In The Peregrine, Baker is not so much adding colour to a bleak, wintry landscape as showing us that it already exists if we but took the time to see it, literal colour and figurative colour. Oranges are bright, deep, whirling, fiery and glowing. Blues are burnished, warm, silver-blue, dark blue-black, blue-grey and molten. Greens are dark green, swift, green-brown, deep, dreary, moss-green, summer green, cold and cool. Reds come as sullen, golden-red, foxy, red-brown, rusty-red, copper-red, red-gold and tawny red. Greys are silver-grey, pale, mid-grey, slate-grey, soft, glowing with purple like broccoli, blue-grey, grey-brown or blotched with pink. White dwindles, flashes and glints, is pale, rain-spattered, bone-white and egg-white. Given time, one can imagine that Baker might have swapped notebooks for paint brushes and palette, bringing onto paper different marks but with the same variety and subtlety.

These colour-poem stretches of prose read as if they are attempts to capture a fast-disappearing world, one barely able to hold out against the “shackles of the known roads and the blinding walls of towns”. There is an unmistakable bonding between man and bird seen when the migrating “hawk that departs calls down his sorrow to the one that stays” (just one hawk in this pairing, I think, the one that stays being the author); and a final, enigmatic encounter over a sea wall, where the author manages to approach within five yards of a peregrine as the light has faded to near blackness and all colour has drained from the pair of them. The book thereby ends where it began when the author first wrote:

Few peregrines are left, there will be fewer, they may not survive. Many die on their backs, clutching insanely at the sky in their last convulsions, withered and burnt away by the filthy, insidious pollen of farm chemicals. Before it is too late, I have tried to recapture the extraordinary beauty of this bird and to convey the wonder of the land he lived in, a land to me as profuse and glorious as Africa. It is a dying world, like Mars, but glowing still. (The Peregrine by J. A. Baker, p. 32)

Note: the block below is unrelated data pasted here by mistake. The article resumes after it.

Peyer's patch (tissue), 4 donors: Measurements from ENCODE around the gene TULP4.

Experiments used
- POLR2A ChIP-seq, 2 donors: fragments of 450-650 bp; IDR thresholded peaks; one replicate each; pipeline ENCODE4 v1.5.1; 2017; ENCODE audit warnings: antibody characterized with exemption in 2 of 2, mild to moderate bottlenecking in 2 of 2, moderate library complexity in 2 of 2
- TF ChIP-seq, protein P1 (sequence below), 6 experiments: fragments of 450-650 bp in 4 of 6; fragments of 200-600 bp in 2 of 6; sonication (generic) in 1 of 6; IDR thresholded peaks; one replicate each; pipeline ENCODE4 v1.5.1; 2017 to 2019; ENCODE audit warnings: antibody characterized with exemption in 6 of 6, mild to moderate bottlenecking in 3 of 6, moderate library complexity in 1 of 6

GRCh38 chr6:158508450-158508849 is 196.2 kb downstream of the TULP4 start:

This dying mirrors the ravages caused by pesticides that Rachel Carson had so shockingly exposed in her 1962 book Silent Spring. Baker would have been 36 when this was published (and just turned 30 when he started the field notes that worked their way into The Peregrine). His awareness of chemical pollution, in his own Essex just as much as in Carson’s America, punctuates the book, giving it an almost threnodic air.

Invisible even in a telescope magnifying sixty times, even in purest summer sky, they drifted idly above the glittering Channel water. They had no song. Their calls were harsh and ugly. But their soaring was like an endless silent singing. What else had they to do? They were sea falcons now; there was nothing to keep them to the land. Foul poison burned within them like a burrowing fuse. Their life was lonely death, and would not be renewed. All they could do was take their glory to the sky. They were the last of their race. (The Peregrine by J. A. Baker, p. 123)

It is hard to avoid the environmental winnowing that Baker is quietly documenting in The Peregrine. Seen from our vantage point some five and a half decades later, and notwithstanding the author’s passionate advocacy of a natural world under assault from the activities of man, The Peregrine is remarkably replete with bird life. No less than seven great-spotted woodpeckers “sailed out of a tree together, chittering like piglets”, an event that few of us are ever likely to see today. Starlings, woodpigeons, gulls and dunlin are repeatedly cited as being in thousand-strong clouds. Finches, rooks, gulls, lapwing and fieldfare appear in their hundreds. The secretive red-legged partridge appears in a group of forty. This would be a land of plenty by today’s standards yet, for Baker, already indicated calamity. The calamity was made-made and Baker does not spare us the detail. He came across a red-throated diver “sodden and obscene with oil”, a poisoned crow “gaping and helplessly floundering on the grass” and a rabbit “inflated and foul with myxomatosis”. “We are the killers. We stink of death. We carry it with us. It sticks to us like frost. We cannot tear it away”, he wrote. Separately, he admitted that “I avoid humans”.

The Peregrine is as much love letter and threnody as it is indictment. The brutality of the hawk itself - shown in page after page of stoop and kill, its victims littering the Essex countryside - is of an entirely different order to that caused by the activities of man. The book’s violence is not on a par with what one finds in Melville’s Moby Dick (separate post, this site) where harpoons and flensing knives are wielded in pursuit of commerce. Although both authors share that rare ability to come at something from wholly unexpected angles, helping us to see them afresh, The Peregrine rises with its subject, lifted by some of the most luminous prose we can encounter in English. This much, both books share. Baker’s passion for the subject marks it out as being very special and, after all, what purpose is ever served by nature writing if it is devoid of passion? Read it and be prepared to be shown what was “really there” when J. A. Baker saw it in the 1950s and 60s.

[The Peregrine - 50th Anniversary Edition by J. A. Baker, published by William Collins, is available in the UK from Hive.co.uk.]